I agree that I am not ultimately responsible for being a human with certain physical and biological features, who is male or female, or short or tall, who is subject to physical laws and biological needs and desires. I just find myself in that situation. But we don’t hold someone responsible for being male or female, short or tall, or for being subject to the law of gravity or for needing to eat food, drink water, and breathe air to stay alive. The question is whether I or anyone else is ultimately responsible for the kind of choice as in Strawson’s example of choosing on a particular occasion between buying a cake for a party or, instead, giving the money to a person in obvious need outside the cake store. True, I or someone else could explain the choice I make in that situation as the effect of the way I am in terms of what I most want. I choose to buy the cake because I want the party to be a success more than I want to help someone who wants and needs my help. Or vice-versa. So, we could say that I made the choice I made because of the way I am. But it would take a pattern of such choices to justify the claim that this is the way I am. At any rate, we could say that I am the kind of person who made this choice on this occasion. But what does that add to saying more simply that I made this choice on this occasion? The only thing it could add is the claim that this choice is part of a pattern of similar choices, and that whatever caused the pattern of past choices is what determined this choice and will determine future choices in relevantly similar situations. Unless determinism is true—and Strawson said that his argument is independent of whether or not determinism is true—this leaves it open that I am what caused the pattern of past choices by making those choices. When it comes to what counts for believing someone is ultimately responsible, the kind of person I am = what I do. So yes, it’s true that in order to be ultimately responsible for what I do I would have to be ultimately responsible for the way I am, because what I do = the way I am. This leaves it open that I can do something different from what I have done in the past, so the way I am does not have to be the same as the way I was in the past. That is why, in regards to the kinds of situations in which we normally believe someone is ultimately responsible, I am ultimately responsible both for what I do and for the way I am.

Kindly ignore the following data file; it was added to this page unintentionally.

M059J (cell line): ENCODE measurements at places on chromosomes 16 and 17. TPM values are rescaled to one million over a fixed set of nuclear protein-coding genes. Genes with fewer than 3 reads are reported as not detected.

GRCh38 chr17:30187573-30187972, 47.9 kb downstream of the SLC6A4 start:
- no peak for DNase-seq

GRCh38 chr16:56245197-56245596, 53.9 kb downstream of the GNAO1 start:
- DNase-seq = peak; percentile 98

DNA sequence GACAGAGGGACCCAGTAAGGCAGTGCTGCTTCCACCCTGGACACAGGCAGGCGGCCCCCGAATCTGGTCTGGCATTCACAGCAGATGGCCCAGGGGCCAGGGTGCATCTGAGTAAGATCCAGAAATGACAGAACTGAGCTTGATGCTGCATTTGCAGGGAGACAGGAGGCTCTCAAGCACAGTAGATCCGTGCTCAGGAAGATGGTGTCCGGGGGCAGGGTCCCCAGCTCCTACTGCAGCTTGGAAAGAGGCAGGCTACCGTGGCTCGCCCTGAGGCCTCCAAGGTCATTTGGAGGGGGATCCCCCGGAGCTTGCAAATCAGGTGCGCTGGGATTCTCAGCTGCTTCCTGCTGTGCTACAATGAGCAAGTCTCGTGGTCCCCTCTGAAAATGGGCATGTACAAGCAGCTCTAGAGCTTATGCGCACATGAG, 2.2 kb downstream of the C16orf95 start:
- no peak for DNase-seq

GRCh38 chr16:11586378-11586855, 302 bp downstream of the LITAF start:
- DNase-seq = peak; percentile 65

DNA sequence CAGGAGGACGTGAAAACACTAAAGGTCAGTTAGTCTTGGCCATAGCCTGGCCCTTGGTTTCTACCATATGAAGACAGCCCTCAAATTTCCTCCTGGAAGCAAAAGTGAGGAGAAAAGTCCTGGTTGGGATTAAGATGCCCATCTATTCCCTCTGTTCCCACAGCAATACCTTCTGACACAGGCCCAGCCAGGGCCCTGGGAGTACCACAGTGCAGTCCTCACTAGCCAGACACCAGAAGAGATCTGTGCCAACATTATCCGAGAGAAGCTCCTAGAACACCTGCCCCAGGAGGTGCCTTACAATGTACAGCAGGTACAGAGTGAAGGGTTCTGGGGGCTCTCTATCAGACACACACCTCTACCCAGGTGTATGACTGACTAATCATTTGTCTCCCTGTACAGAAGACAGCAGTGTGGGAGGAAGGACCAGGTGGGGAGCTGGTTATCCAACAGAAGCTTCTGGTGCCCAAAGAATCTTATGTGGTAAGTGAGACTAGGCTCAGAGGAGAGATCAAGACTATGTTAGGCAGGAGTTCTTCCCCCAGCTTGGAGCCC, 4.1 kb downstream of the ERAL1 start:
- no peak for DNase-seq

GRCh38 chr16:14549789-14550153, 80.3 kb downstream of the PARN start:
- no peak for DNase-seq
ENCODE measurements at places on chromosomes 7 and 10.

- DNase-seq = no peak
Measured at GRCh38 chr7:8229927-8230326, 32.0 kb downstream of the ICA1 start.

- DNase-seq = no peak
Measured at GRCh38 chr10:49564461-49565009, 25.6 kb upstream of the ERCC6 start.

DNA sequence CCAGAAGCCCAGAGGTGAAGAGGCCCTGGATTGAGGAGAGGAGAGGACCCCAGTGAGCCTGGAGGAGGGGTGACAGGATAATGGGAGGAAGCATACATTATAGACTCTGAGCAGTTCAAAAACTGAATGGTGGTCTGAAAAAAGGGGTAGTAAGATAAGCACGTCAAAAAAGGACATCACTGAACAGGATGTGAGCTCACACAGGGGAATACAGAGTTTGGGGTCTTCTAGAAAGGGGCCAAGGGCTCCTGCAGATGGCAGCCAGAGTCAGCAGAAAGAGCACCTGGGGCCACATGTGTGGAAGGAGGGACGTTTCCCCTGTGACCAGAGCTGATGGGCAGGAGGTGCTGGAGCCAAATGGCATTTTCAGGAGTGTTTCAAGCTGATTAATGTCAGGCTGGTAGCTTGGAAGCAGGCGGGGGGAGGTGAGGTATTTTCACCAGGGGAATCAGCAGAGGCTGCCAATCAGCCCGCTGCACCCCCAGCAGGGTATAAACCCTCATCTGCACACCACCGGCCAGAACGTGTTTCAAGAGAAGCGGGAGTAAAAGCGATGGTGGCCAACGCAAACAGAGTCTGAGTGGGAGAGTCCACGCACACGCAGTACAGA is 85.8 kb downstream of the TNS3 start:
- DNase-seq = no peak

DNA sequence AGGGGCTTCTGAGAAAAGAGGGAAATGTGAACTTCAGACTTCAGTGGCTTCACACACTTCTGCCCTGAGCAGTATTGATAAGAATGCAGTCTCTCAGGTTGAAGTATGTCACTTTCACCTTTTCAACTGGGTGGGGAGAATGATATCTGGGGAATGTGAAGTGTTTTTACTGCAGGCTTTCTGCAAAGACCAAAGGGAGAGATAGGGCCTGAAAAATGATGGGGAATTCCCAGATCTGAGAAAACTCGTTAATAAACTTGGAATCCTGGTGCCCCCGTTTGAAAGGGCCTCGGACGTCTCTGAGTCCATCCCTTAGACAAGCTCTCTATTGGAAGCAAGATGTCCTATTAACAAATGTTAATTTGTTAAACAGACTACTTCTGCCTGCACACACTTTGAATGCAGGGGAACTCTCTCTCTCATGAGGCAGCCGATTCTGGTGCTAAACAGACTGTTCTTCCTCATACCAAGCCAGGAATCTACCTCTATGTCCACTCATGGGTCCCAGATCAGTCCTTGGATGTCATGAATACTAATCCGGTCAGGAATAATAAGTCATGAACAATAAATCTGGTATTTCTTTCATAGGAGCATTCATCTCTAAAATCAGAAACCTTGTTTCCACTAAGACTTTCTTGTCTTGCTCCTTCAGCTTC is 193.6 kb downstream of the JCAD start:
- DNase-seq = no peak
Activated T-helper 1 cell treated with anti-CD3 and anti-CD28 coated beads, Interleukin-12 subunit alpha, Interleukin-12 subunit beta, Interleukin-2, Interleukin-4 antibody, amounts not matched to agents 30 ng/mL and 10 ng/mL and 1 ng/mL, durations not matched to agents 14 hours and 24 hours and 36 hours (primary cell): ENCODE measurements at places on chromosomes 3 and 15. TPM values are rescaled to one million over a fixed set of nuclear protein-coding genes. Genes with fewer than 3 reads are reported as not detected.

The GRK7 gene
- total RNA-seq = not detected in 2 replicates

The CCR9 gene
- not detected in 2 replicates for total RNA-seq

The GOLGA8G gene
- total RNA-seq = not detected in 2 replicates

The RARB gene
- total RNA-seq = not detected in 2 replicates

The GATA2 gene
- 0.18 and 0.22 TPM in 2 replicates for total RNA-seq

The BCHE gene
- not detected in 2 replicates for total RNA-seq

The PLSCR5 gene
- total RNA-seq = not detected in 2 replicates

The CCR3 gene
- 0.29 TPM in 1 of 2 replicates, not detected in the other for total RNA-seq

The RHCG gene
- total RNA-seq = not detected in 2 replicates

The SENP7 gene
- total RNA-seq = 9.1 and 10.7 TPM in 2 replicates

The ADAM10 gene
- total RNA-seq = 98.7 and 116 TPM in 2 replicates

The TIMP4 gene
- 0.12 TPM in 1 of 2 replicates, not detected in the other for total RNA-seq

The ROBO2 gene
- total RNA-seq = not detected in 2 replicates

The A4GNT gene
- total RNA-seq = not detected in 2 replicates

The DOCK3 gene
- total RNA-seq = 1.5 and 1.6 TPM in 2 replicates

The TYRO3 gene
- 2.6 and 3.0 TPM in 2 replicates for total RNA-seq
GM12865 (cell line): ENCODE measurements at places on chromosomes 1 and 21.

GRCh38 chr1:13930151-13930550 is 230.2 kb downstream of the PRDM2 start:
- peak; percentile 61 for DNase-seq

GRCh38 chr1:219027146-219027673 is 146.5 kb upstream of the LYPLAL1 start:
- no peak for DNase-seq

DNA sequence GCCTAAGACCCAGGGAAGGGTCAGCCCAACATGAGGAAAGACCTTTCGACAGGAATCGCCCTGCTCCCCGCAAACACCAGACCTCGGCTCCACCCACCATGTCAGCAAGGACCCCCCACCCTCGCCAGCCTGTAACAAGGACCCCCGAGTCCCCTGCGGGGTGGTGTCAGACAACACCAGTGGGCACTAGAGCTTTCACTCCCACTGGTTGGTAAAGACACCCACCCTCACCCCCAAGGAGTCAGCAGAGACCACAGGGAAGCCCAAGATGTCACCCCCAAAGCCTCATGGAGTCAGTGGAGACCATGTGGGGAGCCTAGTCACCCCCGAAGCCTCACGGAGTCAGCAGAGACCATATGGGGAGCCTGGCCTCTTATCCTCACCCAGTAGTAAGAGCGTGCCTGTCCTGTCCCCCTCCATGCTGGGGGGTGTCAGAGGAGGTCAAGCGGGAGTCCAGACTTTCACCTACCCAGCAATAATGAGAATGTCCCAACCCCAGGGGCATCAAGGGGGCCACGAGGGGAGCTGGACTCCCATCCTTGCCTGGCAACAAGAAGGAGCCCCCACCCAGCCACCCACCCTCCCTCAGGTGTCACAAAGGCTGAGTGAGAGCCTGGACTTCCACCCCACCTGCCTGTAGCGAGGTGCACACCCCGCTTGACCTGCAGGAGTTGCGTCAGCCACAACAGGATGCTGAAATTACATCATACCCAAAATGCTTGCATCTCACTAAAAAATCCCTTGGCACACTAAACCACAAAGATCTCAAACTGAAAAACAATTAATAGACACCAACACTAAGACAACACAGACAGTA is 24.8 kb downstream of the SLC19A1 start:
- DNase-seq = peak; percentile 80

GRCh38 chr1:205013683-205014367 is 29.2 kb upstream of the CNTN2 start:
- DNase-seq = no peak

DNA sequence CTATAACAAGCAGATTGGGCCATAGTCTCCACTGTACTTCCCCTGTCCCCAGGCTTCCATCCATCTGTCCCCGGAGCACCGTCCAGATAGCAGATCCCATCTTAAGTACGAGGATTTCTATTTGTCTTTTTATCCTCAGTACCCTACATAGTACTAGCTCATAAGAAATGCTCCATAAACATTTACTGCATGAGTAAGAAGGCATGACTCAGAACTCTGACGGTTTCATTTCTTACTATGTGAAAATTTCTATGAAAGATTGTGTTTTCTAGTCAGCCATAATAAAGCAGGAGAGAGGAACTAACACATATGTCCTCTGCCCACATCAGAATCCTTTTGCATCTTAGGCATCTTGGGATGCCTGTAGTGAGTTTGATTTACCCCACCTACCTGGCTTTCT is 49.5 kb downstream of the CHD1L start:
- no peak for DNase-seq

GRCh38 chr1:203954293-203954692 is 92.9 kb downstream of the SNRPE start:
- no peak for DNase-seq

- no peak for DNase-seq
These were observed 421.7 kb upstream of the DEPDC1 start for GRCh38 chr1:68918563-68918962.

In addition to simply finding myself being a human who is subject to physical laws and biological necessities for which I am not responsible at all, there is another, deeper fact about who I am for which I am not ultimately responsible, and that is which person, out of all the persons there are, that I am. I am not responsible for which person I am. That is just given. This is the sense in which I can’t be the cause of myself. But given which person I am out of all the persons there are, I am ultimately responsible for what kind of person I am = what I do. I am the cause of myself in this way: I am the cause of the kind of person I am.